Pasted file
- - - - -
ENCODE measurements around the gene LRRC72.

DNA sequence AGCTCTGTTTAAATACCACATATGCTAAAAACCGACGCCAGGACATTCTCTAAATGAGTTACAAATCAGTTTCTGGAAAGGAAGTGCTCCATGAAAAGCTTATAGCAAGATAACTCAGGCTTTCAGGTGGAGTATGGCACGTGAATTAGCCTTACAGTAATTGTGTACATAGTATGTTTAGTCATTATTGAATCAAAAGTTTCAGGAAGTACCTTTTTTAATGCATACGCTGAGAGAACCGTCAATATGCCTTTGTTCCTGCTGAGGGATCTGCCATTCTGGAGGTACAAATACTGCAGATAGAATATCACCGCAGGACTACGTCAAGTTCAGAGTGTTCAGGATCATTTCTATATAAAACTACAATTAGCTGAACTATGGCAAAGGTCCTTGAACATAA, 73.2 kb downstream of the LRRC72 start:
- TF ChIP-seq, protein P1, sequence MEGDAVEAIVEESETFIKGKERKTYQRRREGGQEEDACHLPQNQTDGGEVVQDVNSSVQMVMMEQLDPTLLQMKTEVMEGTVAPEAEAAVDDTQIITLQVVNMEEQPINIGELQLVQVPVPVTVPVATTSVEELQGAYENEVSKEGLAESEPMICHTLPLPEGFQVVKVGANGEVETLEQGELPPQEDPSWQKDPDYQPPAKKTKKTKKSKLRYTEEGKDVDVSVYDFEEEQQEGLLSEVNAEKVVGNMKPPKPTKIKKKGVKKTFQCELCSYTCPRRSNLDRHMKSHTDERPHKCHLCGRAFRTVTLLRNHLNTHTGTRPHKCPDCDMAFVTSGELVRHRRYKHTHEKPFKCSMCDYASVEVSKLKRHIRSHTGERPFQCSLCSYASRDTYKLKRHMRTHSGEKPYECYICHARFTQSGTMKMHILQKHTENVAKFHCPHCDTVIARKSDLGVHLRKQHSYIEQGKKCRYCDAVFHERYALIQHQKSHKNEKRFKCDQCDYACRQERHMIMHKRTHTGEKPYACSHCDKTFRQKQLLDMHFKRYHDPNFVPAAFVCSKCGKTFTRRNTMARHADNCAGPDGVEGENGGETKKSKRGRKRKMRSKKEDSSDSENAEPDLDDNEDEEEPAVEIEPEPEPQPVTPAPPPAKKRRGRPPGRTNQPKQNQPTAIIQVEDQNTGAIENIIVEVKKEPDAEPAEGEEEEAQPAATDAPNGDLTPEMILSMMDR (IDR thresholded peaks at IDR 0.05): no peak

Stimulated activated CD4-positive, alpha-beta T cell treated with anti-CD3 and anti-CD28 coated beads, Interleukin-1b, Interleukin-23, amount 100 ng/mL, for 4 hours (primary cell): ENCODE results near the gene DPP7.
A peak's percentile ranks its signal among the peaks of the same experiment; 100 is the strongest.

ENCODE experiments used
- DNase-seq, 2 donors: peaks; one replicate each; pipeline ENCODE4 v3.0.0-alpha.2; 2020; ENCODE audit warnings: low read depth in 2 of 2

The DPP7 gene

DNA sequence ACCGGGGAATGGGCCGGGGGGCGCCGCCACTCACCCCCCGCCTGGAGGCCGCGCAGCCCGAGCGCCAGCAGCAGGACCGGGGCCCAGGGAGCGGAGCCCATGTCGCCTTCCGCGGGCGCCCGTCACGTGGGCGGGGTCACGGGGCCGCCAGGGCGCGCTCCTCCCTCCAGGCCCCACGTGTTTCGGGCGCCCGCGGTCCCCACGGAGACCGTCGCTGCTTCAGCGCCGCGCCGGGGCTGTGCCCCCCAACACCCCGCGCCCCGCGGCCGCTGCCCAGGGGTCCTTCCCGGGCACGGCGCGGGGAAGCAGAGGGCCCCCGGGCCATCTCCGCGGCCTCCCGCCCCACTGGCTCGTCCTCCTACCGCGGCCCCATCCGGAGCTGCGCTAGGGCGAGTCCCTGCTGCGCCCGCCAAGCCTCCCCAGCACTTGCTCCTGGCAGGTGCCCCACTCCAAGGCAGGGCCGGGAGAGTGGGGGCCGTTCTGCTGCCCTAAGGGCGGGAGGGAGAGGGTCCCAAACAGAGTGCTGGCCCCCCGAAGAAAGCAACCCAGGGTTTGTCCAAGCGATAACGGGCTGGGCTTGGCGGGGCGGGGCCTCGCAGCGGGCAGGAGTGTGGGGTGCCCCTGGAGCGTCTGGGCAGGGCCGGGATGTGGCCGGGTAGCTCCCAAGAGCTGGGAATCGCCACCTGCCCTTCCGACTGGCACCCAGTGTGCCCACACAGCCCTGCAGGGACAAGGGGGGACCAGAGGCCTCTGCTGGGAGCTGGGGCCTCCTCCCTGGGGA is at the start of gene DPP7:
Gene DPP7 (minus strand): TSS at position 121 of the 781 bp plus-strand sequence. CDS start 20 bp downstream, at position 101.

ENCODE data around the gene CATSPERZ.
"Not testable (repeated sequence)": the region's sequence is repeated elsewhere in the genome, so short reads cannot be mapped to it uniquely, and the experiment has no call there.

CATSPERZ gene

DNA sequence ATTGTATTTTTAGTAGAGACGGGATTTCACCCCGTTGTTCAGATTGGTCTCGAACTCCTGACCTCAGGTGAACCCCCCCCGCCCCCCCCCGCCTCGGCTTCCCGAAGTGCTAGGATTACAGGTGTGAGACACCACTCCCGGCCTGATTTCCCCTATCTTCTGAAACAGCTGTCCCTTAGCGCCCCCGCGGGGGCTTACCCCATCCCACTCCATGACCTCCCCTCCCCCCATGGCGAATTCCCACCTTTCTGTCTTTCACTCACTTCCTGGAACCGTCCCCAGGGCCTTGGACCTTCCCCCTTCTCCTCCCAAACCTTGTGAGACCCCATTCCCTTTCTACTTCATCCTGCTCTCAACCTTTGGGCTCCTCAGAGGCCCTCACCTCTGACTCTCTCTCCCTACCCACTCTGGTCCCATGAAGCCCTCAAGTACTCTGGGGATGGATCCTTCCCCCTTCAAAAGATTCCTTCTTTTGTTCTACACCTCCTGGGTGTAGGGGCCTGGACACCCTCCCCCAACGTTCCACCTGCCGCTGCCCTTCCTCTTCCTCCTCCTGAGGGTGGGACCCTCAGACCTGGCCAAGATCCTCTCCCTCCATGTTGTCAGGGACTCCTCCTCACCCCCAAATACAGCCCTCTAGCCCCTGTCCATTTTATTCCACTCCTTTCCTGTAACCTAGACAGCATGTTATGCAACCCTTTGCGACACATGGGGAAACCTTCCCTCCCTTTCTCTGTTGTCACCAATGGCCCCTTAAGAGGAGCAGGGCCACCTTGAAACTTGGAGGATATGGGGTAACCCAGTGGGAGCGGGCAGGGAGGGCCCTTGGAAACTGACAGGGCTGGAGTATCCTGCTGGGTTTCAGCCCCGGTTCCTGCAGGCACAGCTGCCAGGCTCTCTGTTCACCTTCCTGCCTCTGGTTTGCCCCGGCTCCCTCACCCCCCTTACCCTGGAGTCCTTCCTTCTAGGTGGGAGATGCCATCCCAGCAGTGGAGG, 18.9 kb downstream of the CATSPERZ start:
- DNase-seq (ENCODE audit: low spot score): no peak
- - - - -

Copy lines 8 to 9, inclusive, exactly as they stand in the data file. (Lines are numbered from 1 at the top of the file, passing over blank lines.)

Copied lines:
The DPP7 gene

DNA sequence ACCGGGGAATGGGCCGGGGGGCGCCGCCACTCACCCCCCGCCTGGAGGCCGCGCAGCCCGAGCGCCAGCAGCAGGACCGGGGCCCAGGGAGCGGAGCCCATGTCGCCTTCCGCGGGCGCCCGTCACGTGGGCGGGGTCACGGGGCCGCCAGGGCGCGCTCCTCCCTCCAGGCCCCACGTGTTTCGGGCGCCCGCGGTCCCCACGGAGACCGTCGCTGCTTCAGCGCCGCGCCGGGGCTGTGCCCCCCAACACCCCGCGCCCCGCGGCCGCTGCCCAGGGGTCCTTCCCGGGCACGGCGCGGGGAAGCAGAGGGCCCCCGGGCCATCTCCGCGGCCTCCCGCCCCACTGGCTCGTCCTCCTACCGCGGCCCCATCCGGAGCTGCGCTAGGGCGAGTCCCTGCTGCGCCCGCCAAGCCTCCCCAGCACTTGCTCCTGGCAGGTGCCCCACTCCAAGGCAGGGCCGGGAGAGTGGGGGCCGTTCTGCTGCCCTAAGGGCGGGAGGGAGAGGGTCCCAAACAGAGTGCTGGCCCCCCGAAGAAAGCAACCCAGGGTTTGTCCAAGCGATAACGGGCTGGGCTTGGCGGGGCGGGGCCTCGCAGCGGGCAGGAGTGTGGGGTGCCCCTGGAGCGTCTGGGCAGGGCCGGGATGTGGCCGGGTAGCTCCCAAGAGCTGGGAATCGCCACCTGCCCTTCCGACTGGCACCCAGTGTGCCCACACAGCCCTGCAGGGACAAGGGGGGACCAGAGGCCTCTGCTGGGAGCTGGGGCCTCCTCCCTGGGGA is at the start of gene DPP7: